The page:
Chablis vs Champagne: Differences, Taste & Prices for These French Wines

Comparing Chablis vs Champagne is a fun way to explore two popular French wine options. Experts in wine can tell the difference, and you’re about to learn them too. It all starts with where these wines are produced in France.

Chablis vs Champagne

Chablis vs Champagne: The Geography Difference

The main difference between these wines is geography. That’s why wine tasting clubs often start with the wine’s origin.

Champagne is one of France’s largest wine regions which includes many champagne houses. The champagne region is located approximately 122 KM (76g miles) northeast of Paris. The Champagne wine region is approximately 341 square kilometers (132 square miles) and is best known for its sparkling wine and white wines.

In comparison, the Chablis appellation is located in Burgundy. Chablis is located 200 KM southwest of Paris (125 miles). In size, the Chablis appellation is 67 square kilometers (26 square miles). Chablis, as an appellation, is much smaller in size than Champagne which is a region. Chablis is made from Chardonnay grapes. The appellation includes different quality levels, such as Chablis Grand Cru and Cru vineyards.

Both Chablis appellation and Champagne are popular with wine tasting clubs, wine journalists, and many others. Champagne has famous Champagne houses with long histories. Chablis isn’t quite as well known as Champagne, but plenty of wine writers still celebrate it. French specialists in wine tend to know both varieties in detail.

How Do These French Wines Taste?

To understand the main taste differences between these wines, there are two factors to consider. First, consider the grape variety. Second, consider the production method (i.e., still vs. sparkling wine).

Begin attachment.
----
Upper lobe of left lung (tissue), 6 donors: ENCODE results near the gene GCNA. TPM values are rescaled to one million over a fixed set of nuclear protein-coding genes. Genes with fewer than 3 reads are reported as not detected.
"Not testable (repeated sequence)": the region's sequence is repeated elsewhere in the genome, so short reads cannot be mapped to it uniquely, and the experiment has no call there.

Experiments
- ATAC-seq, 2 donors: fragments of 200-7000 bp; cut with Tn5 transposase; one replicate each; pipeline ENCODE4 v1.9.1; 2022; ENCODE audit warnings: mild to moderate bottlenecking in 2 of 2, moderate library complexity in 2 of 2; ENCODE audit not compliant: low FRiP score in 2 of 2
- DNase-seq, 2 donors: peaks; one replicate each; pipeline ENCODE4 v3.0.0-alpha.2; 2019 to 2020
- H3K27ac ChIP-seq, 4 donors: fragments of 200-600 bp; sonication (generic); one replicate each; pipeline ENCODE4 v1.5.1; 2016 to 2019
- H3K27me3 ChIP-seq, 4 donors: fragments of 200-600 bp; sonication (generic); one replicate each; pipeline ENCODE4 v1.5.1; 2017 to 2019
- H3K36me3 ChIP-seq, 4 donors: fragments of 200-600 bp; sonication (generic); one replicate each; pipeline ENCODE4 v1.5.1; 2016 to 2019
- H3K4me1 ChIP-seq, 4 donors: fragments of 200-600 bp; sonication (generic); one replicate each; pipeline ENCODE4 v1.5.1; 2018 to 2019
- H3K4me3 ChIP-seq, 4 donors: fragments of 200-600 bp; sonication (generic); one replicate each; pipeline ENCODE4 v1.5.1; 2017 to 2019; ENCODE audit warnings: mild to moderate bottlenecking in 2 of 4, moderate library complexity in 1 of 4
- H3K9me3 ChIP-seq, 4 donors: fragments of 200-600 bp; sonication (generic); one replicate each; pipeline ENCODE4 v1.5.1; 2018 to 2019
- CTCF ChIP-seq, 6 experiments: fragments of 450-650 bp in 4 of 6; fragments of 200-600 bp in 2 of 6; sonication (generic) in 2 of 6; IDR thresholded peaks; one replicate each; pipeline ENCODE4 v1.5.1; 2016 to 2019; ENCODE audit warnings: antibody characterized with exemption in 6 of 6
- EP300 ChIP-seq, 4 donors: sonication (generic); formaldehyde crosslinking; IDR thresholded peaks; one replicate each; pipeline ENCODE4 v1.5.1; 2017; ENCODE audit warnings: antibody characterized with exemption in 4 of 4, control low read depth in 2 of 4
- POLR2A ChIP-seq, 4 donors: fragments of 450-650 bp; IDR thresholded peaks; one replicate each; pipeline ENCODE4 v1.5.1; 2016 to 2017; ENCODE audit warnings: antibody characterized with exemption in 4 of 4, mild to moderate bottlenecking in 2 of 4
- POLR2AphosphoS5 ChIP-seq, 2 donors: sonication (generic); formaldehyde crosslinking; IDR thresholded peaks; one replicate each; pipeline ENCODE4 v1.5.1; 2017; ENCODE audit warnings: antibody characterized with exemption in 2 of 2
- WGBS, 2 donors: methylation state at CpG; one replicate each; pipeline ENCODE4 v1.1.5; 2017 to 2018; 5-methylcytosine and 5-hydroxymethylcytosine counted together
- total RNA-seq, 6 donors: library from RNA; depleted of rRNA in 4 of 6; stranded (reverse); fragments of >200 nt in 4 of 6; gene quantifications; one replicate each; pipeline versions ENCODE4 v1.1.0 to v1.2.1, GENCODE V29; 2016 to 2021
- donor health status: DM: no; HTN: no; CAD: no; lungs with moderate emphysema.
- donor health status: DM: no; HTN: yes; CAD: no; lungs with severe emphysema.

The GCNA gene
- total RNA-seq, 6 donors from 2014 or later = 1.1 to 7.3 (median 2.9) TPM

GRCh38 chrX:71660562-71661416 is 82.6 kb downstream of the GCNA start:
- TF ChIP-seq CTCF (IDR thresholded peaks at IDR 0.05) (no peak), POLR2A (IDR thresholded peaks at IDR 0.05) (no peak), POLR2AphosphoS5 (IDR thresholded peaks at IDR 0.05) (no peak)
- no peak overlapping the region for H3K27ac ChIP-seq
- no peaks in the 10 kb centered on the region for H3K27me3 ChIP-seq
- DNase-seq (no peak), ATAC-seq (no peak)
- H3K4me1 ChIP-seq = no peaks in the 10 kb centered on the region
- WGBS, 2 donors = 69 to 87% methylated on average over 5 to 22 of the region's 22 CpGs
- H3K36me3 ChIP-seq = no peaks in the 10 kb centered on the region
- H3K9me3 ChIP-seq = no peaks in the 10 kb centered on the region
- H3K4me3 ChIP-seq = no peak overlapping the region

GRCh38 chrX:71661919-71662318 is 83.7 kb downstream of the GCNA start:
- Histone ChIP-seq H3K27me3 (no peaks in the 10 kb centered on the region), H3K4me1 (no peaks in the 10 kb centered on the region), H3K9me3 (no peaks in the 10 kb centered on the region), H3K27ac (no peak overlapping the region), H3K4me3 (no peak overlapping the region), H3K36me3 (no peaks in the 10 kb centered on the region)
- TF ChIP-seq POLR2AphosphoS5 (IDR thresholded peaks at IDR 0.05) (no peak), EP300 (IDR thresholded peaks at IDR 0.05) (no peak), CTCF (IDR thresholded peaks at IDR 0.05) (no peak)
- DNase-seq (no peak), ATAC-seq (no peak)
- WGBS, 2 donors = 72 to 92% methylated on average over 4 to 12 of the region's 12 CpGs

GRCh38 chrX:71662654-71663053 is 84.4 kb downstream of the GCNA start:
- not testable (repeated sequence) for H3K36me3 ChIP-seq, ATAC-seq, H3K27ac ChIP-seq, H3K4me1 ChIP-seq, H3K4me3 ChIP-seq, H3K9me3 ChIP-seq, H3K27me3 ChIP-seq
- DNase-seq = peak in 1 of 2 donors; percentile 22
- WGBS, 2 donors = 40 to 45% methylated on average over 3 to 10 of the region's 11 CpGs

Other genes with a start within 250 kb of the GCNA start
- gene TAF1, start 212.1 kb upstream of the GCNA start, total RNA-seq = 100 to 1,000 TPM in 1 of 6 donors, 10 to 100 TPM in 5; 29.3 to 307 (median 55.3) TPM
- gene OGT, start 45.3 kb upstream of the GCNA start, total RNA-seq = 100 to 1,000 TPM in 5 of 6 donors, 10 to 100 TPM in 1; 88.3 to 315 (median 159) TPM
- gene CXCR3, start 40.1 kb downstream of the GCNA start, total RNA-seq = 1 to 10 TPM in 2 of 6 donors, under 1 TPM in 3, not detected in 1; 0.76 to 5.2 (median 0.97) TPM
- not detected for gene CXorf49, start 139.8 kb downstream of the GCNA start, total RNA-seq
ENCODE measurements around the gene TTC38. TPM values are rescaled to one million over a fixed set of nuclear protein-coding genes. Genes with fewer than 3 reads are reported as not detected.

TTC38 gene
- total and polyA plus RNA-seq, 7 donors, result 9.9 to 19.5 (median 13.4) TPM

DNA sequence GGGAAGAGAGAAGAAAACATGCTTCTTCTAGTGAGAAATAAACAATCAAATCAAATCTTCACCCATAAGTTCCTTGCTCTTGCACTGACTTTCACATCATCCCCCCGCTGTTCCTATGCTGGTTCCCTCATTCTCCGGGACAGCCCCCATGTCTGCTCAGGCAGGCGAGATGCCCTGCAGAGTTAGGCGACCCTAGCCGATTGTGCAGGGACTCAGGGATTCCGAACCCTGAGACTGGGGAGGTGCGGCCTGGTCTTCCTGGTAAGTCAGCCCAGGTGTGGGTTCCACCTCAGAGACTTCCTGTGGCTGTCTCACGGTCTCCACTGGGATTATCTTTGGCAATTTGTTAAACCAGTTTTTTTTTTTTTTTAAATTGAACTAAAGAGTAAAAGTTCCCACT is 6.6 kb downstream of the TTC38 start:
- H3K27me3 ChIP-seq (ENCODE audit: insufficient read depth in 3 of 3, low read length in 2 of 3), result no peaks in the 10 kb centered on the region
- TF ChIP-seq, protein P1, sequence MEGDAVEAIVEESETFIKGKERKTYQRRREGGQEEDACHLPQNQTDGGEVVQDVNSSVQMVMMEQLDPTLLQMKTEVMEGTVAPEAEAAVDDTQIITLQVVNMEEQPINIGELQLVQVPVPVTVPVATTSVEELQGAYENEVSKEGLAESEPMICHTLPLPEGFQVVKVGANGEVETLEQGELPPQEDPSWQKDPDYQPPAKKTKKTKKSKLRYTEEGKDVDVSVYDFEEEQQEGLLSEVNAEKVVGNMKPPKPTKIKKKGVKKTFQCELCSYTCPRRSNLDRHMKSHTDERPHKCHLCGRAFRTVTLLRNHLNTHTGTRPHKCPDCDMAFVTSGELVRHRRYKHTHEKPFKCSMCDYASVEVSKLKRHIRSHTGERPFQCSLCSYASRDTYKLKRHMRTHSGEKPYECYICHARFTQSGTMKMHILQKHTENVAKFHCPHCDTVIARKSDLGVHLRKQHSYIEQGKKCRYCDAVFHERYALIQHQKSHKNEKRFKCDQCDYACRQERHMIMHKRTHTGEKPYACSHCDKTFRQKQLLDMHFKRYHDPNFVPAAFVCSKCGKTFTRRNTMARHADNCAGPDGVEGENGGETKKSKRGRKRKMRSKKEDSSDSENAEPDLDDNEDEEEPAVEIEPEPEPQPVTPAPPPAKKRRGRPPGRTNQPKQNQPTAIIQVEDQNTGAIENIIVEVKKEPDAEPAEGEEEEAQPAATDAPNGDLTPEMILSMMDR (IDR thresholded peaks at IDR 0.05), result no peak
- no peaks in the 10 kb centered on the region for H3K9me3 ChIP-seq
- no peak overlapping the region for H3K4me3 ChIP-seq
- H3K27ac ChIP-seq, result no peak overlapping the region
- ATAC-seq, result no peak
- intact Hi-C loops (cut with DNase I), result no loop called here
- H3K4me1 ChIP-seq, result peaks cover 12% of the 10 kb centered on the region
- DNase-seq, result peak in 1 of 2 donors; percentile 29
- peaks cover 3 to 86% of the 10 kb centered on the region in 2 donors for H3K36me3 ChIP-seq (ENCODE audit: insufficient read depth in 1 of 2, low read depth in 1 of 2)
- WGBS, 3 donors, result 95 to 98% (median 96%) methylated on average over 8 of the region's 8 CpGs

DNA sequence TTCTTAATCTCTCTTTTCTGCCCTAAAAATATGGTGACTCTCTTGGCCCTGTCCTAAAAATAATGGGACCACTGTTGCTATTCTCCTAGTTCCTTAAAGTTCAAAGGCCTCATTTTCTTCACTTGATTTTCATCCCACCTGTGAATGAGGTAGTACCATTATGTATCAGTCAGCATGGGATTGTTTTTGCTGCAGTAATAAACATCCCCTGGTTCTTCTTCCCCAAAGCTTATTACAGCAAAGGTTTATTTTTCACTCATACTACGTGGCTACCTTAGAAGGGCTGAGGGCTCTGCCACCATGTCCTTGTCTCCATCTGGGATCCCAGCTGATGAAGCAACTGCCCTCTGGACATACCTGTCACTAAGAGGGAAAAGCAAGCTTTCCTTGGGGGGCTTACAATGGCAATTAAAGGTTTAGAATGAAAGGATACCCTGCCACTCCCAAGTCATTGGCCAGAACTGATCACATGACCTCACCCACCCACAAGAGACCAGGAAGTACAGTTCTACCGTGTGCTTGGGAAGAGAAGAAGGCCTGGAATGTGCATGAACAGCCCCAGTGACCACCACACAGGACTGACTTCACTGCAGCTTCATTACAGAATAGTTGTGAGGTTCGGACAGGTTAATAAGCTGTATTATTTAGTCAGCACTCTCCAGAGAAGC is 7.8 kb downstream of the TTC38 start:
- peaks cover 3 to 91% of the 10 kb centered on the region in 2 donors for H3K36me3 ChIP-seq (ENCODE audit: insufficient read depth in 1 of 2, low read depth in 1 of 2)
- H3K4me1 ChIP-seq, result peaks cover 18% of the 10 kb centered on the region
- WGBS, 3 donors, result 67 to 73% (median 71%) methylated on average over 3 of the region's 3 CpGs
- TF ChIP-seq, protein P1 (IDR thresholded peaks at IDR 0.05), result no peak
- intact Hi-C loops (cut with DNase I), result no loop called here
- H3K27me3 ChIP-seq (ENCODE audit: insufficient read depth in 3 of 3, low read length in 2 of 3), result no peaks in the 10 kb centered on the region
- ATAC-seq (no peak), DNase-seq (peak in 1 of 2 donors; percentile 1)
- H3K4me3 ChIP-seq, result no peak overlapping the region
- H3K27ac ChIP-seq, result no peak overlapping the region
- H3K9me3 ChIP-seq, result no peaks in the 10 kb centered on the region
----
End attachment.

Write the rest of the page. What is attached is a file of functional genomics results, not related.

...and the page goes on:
The main grape varieties used in Champagne’s sparkling wines are Chardonnay, Pinot Noir, and Pinot Meunier. The official Champagne website points out that there are some other grape varieties permitted, including Arbane, Petit Meslier, Pinot Blanc, and Pinot Gris.

In Champagne, your experience of wine is shaped first by the bubbles. After you experience the bubbles of an elegant wine, a few flavors will be familiar, like green apple, citrus fruit, cream, and even vanilla. When you pour glasses of wine from a Champagne bottle, the specific flavors may vary depending on the vintage, producer, wine age, and other factors.

Chablis vs Champagne: How Much Do They Cost?

On Travel By Glass, a leading wine travel blog, I aim to give you various wine suggestions at different prices. With Chablis and Champagne, the situation is different. These wines tend to have higher prices, especially if you enjoy them outside France. Opening a fine bottle from a restaurant with great wine cellars can be quite the experience!

Champagne wine prices, in the USA, tend to be high – often over $90. Some well-known producers like Dom Perignon charge even higher prices because they are well-known. In your journey of wine exploration, you may start with limited funds. To save money when you’re first getting started, consider picking up a half bottle (i.e., a 375 ml bottle which will give you two glasses of wine) – an excellent inexpensive wine option. If Champagne is outside your price range, then you may want to consider champagne alternatives like crémant de Bourgogne.

Chablis Wine Prices

The price you pay for a bottle of wine, including Chablis, tends on several factors. Some production methods, like biodynamic wines or organic wines, may have a higher price. Also, a wine guaranteed to come from Chablis only (i.e. with a d’origine contrôlée or similar label) may cost more.

If your country of residence is not France, Chablis and Champagne will cost more due to transportation, customs, and taxes. With those points covered, let’s look at Chablis prices.